Diarrhea can be caused by a variety of factors, such as:

  • Changes in diet
  • Dietary indiscretions (spoiled food)
  • Allergies
  • Food intolerance
  • Parasites
  • Swallowing a foreign body
  • Poisonous plants or substances
  • Viral infections (Distemper, Coronavirus, and Parvovirus)
  • Bacterial infections (Salmonella and others)
  • Medications
  • Stress
  • Organ illnesses (kidney and liver disease, inflammatory bowel disease, colitis, or cancer)

If your dog is vaccinated and otherwise healthy, and you take him or her to the vet on a regular basis (at least once or twice a year), you could use some homemade cures. Rice water is great, and so is feeding cooked white rice to your dog if he still has an appetite. Canned pumpkin is another amazing product you could use as it offers good results both in cases of constipation and diarrhea (and it contains healthy and digestible fiber).

Boiled potatoes and probiotics can be used for the purpose, as well. Furthermore, fennel and a variety of other herbs and plants have gut-soothing properties and giving your dog some St John’s Wort tea could also solve the problem. By the way, St John’s Wort is also effective for mild anxiety and phobias, and you can also use it externally for treating skin conditions or small cuts.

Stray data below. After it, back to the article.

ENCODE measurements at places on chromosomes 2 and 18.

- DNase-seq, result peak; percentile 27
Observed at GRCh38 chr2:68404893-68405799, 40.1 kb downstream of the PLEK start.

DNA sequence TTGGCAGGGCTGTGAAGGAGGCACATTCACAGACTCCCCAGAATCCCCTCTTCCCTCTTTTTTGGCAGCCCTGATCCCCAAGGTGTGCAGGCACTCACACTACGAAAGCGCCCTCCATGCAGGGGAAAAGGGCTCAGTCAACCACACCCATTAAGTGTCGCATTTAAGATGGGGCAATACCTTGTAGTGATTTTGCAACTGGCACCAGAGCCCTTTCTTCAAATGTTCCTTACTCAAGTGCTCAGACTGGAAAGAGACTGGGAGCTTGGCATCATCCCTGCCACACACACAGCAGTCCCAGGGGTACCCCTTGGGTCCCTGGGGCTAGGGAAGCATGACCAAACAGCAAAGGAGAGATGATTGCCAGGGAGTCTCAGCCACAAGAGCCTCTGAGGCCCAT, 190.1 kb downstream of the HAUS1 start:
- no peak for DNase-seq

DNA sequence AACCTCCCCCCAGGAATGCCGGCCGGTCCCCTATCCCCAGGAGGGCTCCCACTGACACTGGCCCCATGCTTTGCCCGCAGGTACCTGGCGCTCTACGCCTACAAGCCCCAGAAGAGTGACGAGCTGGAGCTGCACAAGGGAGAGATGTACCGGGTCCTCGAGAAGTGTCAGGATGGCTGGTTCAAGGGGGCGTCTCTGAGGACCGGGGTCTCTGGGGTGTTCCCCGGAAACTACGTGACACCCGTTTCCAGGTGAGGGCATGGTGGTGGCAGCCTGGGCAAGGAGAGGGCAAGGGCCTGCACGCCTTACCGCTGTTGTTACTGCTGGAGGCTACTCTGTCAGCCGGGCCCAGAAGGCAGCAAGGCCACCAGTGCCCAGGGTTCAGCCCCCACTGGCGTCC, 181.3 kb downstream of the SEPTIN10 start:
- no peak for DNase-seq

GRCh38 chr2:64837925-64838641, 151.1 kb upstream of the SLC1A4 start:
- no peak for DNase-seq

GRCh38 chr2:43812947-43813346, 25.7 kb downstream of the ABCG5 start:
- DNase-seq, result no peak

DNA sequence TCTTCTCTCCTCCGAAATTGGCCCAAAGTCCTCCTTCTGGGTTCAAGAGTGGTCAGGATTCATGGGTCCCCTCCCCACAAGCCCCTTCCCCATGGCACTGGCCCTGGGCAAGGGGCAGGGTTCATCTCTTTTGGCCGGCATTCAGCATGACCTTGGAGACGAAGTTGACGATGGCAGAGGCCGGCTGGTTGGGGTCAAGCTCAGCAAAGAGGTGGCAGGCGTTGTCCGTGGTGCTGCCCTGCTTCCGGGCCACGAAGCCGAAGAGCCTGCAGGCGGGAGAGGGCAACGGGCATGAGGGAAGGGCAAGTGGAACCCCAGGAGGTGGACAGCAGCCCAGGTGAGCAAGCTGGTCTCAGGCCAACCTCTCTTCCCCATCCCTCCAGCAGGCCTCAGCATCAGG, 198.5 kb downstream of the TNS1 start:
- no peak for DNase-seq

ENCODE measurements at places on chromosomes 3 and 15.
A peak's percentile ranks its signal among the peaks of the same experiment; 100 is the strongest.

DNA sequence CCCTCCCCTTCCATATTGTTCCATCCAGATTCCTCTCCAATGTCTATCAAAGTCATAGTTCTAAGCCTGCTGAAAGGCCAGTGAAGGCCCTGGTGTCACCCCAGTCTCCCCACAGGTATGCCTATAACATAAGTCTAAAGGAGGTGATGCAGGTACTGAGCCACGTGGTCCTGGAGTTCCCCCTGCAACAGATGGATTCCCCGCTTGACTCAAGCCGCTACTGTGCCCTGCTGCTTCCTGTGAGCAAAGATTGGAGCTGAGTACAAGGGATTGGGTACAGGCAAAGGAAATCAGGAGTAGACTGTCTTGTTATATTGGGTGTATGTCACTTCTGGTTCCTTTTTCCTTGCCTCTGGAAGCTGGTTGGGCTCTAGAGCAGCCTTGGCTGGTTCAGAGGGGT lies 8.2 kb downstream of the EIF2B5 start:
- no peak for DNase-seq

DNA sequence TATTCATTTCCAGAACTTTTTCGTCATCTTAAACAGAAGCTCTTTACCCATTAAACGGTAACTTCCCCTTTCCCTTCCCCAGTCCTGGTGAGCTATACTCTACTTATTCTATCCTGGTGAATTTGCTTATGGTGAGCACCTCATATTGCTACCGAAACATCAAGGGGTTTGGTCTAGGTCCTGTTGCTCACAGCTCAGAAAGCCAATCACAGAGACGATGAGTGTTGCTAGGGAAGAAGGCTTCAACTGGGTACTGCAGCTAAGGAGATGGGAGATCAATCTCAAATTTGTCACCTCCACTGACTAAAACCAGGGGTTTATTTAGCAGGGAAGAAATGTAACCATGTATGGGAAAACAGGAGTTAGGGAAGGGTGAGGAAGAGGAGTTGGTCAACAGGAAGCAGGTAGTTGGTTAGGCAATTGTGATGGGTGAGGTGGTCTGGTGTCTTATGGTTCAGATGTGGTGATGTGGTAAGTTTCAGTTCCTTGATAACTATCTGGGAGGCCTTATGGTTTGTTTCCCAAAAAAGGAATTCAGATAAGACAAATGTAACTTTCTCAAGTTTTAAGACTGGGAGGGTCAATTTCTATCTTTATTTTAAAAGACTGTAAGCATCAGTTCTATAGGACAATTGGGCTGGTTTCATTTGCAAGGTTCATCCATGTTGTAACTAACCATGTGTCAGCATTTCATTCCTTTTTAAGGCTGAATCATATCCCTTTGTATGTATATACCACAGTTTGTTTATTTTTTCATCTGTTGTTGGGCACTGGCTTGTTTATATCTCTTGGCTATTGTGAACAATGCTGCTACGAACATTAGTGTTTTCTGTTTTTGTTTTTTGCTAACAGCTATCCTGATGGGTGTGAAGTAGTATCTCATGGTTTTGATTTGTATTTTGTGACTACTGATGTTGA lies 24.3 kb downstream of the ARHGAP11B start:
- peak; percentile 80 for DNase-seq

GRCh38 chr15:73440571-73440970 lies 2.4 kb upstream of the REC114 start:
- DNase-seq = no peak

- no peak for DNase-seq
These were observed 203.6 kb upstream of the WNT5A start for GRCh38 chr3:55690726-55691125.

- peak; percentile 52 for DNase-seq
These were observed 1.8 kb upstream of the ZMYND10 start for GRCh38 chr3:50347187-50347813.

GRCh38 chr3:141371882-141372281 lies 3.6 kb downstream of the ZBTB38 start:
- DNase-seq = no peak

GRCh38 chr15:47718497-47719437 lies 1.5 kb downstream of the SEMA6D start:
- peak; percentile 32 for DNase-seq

Collecting Poop Samples

Stool samples are important as they can be used to test for intestinal parasites and a variety of other diseases. In puppies, fecal testing is recommended every 2-3 weeks until they reach the age of 16-20 weeks. If your dog is already experiencing digestive problems, you should bring a fresh sample along with you to the vet.